Lost Copy is a fine example of war reportage, sceptical of official claims and committed to honest journalism. Martinkus provides inspiration to the next generation of reporters who want to move past the military PR to document the endless wars consuming the Middle East and Africa.
Antony Loewenstein is an independent journalist. He will be at the Sydney Writers Festival, April 30 to May 6. swf.org.au
By John Martinkus
Australian Scholarly Publishing, 272pp, $39.95
I was recently in the UK researching the “war on drugs” for my forthcoming book, out in 2019, on the global drug war.
While I was there my film Disaster Capitalism screened in Newcastle in the north-east of the country. Sponsored by the great group, Recovering Justice, there was a full house to watch the film and then discuss the drug war and the film’s themes.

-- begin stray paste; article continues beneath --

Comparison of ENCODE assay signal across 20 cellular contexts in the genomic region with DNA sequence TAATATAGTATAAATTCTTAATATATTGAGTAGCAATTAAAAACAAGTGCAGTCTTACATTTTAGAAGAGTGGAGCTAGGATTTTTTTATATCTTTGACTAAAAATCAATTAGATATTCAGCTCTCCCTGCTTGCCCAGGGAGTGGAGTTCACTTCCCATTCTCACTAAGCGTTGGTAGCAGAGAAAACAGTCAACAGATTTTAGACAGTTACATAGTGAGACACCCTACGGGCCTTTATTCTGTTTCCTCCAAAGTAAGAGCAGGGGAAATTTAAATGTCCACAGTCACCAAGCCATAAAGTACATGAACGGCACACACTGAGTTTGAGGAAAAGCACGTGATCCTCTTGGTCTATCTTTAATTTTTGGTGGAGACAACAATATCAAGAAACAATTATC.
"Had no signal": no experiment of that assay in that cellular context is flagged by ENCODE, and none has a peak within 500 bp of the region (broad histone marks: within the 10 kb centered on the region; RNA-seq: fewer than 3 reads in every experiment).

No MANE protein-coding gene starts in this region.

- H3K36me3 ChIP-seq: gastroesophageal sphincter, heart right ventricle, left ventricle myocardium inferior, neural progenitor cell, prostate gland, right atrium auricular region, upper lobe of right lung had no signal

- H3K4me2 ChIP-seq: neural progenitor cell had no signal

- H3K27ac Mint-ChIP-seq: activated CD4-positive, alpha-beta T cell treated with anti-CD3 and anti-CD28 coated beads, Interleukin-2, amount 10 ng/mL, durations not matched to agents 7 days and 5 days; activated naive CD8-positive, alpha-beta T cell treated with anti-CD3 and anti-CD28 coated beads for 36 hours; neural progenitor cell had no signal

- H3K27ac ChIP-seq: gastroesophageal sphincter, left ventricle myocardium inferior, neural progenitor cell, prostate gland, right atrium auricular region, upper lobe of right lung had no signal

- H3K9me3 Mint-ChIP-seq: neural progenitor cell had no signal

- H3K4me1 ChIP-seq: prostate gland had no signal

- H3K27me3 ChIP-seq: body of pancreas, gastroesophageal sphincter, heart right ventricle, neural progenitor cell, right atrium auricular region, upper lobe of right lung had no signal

Here’s the review of the evening, written by Rugged University’s Alex Dunedin, along with the links between the drug war and disaster capitalism.
Before the event, I was interviewed by You Die Twice, an outlet that covers alternative culture in the north-east of England:
It showed for the first time in the US in late March at Columbia University’s School of Journalism. After the film, there was a Q&A and it later broadcast on the great Disaster Politics podcast (where I appeared last year):